To add a new user account, right-click ou=Members, and select New. Choose User to run the New User Wizard, and click Next. Enter the new user's username (or logon name). You can type any name (e.g., Tim). Click Next.
The wizard proceeds to the Add Attribute form. Click the Add Attribute button. A window containing about 50 default container attributes appears. As Screen 3 shows, each attribute has a Display Name, Common Name, and Description. In the attribute list, select the attribute you want to add, such as user-password, and click OK. You'll see a window similar to the one in Screen 4. In this window, type the user's password in the Value field. Click Add Attribute to return to the attribute list. Select another attribute that you want to add, such as Last Name, and click OK. Enter the user's last name in the Value field, and click Add Attribute. You repeat this process for all the default attributes you want to set for that user. After you've entered your last attribute value, choose Next rather than Add Attribute to continue to the next screen, which asks you to add the user to DS groups. In a future article, I'll show you how to create, use, and secure content with DS groups, but for now, click Finish to complete the process of adding the user.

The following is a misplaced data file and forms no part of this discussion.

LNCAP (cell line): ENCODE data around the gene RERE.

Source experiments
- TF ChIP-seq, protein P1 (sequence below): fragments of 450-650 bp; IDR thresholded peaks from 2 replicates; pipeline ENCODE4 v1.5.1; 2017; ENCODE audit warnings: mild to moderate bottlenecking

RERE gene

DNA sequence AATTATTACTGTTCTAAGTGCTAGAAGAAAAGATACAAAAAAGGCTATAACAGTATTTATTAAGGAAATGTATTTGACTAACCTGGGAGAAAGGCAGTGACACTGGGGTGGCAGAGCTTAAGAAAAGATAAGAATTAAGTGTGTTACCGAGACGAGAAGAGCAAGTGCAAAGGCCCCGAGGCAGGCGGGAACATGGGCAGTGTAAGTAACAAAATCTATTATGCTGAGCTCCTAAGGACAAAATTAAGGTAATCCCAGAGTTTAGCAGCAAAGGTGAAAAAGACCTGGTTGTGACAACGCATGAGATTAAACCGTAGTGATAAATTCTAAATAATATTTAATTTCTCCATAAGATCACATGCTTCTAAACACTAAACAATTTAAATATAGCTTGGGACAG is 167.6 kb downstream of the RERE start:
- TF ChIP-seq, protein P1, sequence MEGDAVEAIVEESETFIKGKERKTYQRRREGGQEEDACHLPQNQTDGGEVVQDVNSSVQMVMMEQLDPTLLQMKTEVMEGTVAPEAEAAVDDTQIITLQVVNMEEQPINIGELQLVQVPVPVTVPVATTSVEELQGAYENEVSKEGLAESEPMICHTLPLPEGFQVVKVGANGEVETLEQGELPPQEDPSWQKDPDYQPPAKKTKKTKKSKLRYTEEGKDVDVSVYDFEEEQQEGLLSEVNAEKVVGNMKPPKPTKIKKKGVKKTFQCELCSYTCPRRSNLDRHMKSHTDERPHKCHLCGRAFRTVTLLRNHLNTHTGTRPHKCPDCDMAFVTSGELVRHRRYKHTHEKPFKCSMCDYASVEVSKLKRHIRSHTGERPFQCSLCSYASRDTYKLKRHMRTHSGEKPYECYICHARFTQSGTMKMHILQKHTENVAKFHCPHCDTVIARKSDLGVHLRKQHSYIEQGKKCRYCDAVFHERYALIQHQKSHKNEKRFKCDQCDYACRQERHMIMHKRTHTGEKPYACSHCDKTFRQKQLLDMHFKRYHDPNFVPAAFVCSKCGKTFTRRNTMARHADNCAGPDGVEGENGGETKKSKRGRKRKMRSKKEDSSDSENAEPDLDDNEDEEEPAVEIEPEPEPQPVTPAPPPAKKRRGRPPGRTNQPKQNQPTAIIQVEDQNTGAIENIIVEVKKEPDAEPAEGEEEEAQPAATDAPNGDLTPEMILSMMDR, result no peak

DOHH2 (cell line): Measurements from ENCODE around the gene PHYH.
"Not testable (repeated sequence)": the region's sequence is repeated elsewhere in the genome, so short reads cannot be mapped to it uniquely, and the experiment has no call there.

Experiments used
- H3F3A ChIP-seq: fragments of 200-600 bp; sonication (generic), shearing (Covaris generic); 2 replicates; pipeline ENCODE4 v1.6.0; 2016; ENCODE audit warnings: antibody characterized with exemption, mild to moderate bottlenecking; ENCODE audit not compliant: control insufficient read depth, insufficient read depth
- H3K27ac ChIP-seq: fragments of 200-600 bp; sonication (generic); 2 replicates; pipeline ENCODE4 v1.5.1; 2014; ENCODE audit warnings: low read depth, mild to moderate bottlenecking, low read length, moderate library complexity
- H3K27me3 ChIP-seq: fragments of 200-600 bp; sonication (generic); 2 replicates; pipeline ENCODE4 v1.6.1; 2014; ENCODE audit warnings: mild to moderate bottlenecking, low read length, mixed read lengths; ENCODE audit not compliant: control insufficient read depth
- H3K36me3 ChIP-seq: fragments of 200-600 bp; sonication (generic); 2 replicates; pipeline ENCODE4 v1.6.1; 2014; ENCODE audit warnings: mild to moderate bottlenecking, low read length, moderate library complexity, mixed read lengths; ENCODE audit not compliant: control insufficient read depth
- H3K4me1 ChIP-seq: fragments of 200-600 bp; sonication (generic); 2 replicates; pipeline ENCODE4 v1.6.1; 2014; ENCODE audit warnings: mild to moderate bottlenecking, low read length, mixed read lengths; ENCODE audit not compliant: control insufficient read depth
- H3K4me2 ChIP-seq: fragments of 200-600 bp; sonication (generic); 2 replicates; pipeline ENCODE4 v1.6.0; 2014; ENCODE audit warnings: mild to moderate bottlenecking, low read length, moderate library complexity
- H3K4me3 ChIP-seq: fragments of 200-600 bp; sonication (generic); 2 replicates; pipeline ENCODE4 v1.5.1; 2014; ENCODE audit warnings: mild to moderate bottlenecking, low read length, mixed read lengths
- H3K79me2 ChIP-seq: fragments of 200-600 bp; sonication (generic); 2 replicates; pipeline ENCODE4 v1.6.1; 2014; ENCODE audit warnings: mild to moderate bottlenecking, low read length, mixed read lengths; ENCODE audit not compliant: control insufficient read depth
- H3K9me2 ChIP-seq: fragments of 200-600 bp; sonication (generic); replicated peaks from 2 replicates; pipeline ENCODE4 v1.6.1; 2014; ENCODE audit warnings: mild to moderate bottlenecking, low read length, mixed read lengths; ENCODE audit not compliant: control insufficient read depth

If you look in the MDM treeview, the new user you just created appears under the Administrator account. If you double-click that user, you'll see the attributes and values you added.
Displaying User Data
Microsoft ships Site Server 3.0 with many COM objects that you can use to extend Site Server's functionality. For example, Site Server 3.0 comes with the Active User Object (AUO) interface. AUO is easy to implement and extremely robust. Because AUO is so robust, though, it's extremely slow. Despite its slow speed, AUO is still a great tool for learning how to use COM objects.
One of AUO's best features is that you can use it to identify the currently authenticated user and retrieve various attributes of that user. For example, you can use AUO to create the Web page in Screen 5. This page identifies Tim as the currently authenticated user and lists Tim's values for the first name, last name, and email address attributes.